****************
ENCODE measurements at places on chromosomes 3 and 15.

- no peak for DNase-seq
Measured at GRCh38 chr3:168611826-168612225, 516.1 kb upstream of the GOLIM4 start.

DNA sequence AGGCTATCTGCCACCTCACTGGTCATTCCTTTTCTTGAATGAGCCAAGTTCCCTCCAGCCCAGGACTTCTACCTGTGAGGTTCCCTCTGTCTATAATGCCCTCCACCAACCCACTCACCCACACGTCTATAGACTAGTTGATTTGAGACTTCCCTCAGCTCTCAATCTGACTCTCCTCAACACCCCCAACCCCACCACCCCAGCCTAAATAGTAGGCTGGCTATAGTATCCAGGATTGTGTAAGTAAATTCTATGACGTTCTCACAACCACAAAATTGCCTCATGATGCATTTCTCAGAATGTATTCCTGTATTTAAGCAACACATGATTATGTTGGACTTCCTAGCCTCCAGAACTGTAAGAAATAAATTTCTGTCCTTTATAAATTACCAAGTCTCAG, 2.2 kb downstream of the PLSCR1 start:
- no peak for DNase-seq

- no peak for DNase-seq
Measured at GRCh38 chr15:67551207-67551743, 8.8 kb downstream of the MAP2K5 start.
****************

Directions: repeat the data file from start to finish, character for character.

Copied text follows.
ENCODE measurements at places on chromosomes 3 and 15.

- no peak for DNase-seq
Measured at GRCh38 chr3:168611826-168612225, 516.1 kb upstream of the GOLIM4 start.

DNA sequence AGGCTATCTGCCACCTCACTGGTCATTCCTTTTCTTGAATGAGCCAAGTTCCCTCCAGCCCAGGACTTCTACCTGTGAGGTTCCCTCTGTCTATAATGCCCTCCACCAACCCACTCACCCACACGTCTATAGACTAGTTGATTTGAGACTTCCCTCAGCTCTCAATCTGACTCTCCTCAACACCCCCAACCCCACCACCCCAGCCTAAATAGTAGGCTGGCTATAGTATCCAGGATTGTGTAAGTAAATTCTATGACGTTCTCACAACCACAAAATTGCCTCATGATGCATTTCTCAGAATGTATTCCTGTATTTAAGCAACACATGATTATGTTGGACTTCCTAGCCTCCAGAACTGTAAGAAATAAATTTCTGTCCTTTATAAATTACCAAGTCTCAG, 2.2 kb downstream of the PLSCR1 start:
- no peak for DNase-seq

- no peak for DNase-seq
Measured at GRCh38 chr15:67551207-67551743, 8.8 kb downstream of the MAP2K5 start.